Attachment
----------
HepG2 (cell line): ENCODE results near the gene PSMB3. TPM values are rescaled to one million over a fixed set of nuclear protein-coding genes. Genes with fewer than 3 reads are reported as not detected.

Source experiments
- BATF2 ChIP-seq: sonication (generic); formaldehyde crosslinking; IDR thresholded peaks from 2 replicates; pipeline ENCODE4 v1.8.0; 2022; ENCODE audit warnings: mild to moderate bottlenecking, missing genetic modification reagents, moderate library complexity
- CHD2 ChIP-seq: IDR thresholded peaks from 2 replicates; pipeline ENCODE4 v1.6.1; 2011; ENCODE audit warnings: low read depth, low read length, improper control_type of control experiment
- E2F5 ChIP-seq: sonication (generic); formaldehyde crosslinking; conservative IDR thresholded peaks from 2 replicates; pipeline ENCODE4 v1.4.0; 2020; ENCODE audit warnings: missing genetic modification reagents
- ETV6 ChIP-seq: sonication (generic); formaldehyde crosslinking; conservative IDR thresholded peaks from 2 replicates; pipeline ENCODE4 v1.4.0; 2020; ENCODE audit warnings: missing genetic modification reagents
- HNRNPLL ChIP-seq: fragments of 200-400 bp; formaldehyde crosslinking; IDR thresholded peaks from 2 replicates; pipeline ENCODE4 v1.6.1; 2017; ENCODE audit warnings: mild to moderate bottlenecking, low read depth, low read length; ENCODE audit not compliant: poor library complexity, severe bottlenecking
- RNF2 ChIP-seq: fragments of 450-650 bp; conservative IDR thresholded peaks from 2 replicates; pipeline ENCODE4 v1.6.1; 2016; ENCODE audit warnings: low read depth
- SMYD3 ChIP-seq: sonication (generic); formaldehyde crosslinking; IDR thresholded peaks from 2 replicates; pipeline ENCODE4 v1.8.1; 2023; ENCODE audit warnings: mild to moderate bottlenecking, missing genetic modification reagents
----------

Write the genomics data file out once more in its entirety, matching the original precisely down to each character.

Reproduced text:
HepG2 (cell line): ENCODE results near the gene PSMB3. TPM values are rescaled to one million over a fixed set of nuclear protein-coding genes. Genes with fewer than 3 reads are reported as not detected.

Source experiments
- BATF2 ChIP-seq: sonication (generic); formaldehyde crosslinking; IDR thresholded peaks from 2 replicates; pipeline ENCODE4 v1.8.0; 2022; ENCODE audit warnings: mild to moderate bottlenecking, missing genetic modification reagents, moderate library complexity
- CHD2 ChIP-seq: IDR thresholded peaks from 2 replicates; pipeline ENCODE4 v1.6.1; 2011; ENCODE audit warnings: low read depth, low read length, improper control_type of control experiment
- E2F5 ChIP-seq: sonication (generic); formaldehyde crosslinking; conservative IDR thresholded peaks from 2 replicates; pipeline ENCODE4 v1.4.0; 2020; ENCODE audit warnings: missing genetic modification reagents
- ETV6 ChIP-seq: sonication (generic); formaldehyde crosslinking; conservative IDR thresholded peaks from 2 replicates; pipeline ENCODE4 v1.4.0; 2020; ENCODE audit warnings: missing genetic modification reagents
- HNRNPLL ChIP-seq: fragments of 200-400 bp; formaldehyde crosslinking; IDR thresholded peaks from 2 replicates; pipeline ENCODE4 v1.6.1; 2017; ENCODE audit warnings: mild to moderate bottlenecking, low read depth, low read length; ENCODE audit not compliant: poor library complexity, severe bottlenecking
- RNF2 ChIP-seq: fragments of 450-650 bp; conservative IDR thresholded peaks from 2 replicates; pipeline ENCODE4 v1.6.1; 2016; ENCODE audit warnings: low read depth
- SMYD3 ChIP-seq: sonication (generic); formaldehyde crosslinking; IDR thresholded peaks from 2 replicates; pipeline ENCODE4 v1.8.1; 2023; ENCODE audit warnings: mild to moderate bottlenecking, missing genetic modification reagents